This post was originally written on Sept. 2, 2014, although I think the events described actually took place on Labor Day (the 2nd was a Tuesday). Besides some editing for style and typos, I haven’t changed anything. This post doesn’t reflect how I think of myself and my relationship to my daughter now, but it does explain where this blog came from, and maybe kind of has a point.


Today, my kid broke a board and had her first tiny moment of pedaling a two-wheeled bike on her own.

my kid on her bike

And today, I realized it’s time to embrace being a manly mom.

A few days ago, I was playing with my daughter, Iz (for short). I was supposed to babysit two baby dolls. Even though I raised this little girl from birth to her current age of six years, I still feel awkward holding a baby doll and can’t really think what to do with it. As a kid, I did play with dolls, but for the whole span of my childhood, I can recall exactly one time when the toys in question were babies – and those weren’t even dolls, they were stuffed animals. Most of the time, the dolls and stuffed animals were school aged kids who had awesome adventures fighting off gangs of bullies and sticking it to the mean teachers at their boarding school. So, Iz had to give me constant instructions on what to do with the babies. Time to feed them. Time to change them. They’re crying because they’re jealous of the new baby. And so on.

I realized that I’m the same awkward “manly mom” with these toy babies as I am with Iz. I love her, and I feel proud when she does well and feel pain when she’s sad. But I’m not motherly. I don’t exude warmth and comfort. I think I come off as aloof and distant. Having suffered through post-partum depression when she was young has something to do with it, but I think my gender has as well. I’m not female, so I’m not cut out to be a mom. Years of trying have shown I just don’t have it in me.

So perhaps it’s time to try being Mr. Mom instead. A dash of home cooking and bedtime stories, and also of outdoor romps and epic stuffed animal battles.

And that brings us to today.

Early this year, I signed both Iz and myself up for karate classes, at a branch of the same dojo where I trained as a teenager, and which happens to be run by the same master instructor who taught me at that dojo. I hoped it’d be a way for us to bond, something we were struggling with after some alienating experiences.

Iz has taken to karate amazingly. She has some of the best kicking technique in her class – better even than some of the older, higher ranking little kids. She took part in a demonstration today for the school’s Labor Day open house, and my little yellow belt blew away the little blue belt and brown belt that were in the group with her. Not only that, but she broke a board with a jump ax kick, on the first try. Not an easy kick. Especially not when you’re the first kid in the group to go. Yeah, the instructor was bending the board pretty hard. But it still takes some force to smash your foot through it, and some guts to run and jump and take that risk in front of a crowd of people, and my little yellow belt sailed through it with flying colors. I was so damn proud of her.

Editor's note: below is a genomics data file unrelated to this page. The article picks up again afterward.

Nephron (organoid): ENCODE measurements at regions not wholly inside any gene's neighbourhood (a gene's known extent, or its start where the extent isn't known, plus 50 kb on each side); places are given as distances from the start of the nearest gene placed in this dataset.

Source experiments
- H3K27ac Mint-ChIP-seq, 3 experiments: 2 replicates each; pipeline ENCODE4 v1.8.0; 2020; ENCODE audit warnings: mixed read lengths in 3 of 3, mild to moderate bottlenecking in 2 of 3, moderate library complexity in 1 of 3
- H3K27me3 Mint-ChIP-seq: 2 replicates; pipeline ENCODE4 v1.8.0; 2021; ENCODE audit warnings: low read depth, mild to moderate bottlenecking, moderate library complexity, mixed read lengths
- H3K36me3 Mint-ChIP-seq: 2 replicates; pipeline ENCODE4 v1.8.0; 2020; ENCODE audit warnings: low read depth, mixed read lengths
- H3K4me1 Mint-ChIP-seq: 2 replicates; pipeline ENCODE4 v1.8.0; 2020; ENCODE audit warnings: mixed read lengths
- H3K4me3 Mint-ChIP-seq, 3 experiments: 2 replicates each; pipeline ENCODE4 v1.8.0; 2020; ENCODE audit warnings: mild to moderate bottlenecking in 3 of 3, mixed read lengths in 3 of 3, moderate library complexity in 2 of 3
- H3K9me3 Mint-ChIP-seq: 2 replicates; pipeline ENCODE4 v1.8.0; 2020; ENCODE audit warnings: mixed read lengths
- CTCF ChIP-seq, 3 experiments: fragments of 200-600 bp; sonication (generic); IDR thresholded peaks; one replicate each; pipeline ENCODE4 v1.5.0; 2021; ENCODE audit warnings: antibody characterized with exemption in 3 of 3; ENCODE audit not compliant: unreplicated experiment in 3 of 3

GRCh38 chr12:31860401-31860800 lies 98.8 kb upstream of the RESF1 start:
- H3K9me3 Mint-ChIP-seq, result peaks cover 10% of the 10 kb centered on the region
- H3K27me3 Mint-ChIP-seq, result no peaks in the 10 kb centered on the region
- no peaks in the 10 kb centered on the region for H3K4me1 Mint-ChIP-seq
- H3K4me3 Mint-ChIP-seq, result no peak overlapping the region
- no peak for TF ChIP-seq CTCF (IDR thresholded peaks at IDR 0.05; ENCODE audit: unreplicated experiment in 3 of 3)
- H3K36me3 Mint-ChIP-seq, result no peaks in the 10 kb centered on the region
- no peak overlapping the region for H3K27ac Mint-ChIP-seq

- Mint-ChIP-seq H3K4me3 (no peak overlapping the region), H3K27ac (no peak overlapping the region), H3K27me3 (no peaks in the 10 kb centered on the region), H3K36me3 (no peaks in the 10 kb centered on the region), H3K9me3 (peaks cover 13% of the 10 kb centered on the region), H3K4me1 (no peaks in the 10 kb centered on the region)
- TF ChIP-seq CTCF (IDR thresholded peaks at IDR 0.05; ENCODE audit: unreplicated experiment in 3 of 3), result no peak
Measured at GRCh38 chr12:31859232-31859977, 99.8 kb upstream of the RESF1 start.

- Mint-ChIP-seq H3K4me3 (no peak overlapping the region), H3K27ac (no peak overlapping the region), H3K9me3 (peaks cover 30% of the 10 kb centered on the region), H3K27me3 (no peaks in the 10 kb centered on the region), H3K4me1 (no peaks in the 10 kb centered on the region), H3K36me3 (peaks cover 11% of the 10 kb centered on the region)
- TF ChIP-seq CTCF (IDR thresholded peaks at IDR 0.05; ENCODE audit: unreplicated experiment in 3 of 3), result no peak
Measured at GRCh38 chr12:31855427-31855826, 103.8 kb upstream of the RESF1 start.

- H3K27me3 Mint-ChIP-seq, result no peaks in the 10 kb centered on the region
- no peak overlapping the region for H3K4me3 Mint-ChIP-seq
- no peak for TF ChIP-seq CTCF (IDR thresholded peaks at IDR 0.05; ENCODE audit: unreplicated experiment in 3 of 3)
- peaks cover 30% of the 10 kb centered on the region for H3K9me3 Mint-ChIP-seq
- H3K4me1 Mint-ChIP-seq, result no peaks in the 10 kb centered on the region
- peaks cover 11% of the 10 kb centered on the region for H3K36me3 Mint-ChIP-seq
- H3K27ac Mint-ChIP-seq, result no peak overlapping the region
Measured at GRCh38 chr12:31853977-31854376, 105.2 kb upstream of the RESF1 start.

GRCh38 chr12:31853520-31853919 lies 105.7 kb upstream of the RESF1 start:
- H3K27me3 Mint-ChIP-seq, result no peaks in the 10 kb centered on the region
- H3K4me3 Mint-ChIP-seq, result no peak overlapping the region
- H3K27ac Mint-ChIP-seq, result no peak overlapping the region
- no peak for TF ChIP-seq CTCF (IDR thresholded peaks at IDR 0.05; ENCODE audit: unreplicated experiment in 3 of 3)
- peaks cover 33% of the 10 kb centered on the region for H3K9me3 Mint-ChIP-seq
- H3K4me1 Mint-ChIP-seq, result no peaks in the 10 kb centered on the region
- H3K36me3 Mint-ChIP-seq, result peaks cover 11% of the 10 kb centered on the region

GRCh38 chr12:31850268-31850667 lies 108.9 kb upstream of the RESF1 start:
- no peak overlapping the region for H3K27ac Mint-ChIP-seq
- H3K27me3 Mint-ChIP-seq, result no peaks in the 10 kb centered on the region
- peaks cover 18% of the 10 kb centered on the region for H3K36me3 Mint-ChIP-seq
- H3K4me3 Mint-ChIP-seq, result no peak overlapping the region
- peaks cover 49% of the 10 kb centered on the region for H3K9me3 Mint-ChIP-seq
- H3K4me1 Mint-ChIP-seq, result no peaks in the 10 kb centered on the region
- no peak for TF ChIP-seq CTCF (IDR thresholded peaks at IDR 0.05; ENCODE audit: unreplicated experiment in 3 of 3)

After an awesome karate class and demonstration, we went out for Peruvian chicken and then returned home for some playtime outside. We started out drawing My Little Ponies on the driveway in sidewalk chalk (yeah, I admit, I’m a bit of a Bronie..friendship is manly, ok?). Then Iz wanted to ride her bike. I hadn’t seen her on it in quite a long time. At some point, my dad took the training wheels off and helped her ride it a little, but she hadn’t learned to ride on her own yet. I held onto the handlebars while she pedaled up and down the driveway a couple times, swaying heavily. Not sure that this was helping her any, I let go and told her to kick herself along with her feet. She wasn’t too happy about that – it is after all a good bit harder than just pedaling along while someone else holds the bike up. But eventually she tried it. And then she tried getting her feet up onto the pedals. And then all of a sudden she had her feet on the pedals and was pedaling and balancing – just for a second or two, but she did it. I clapped and cheered.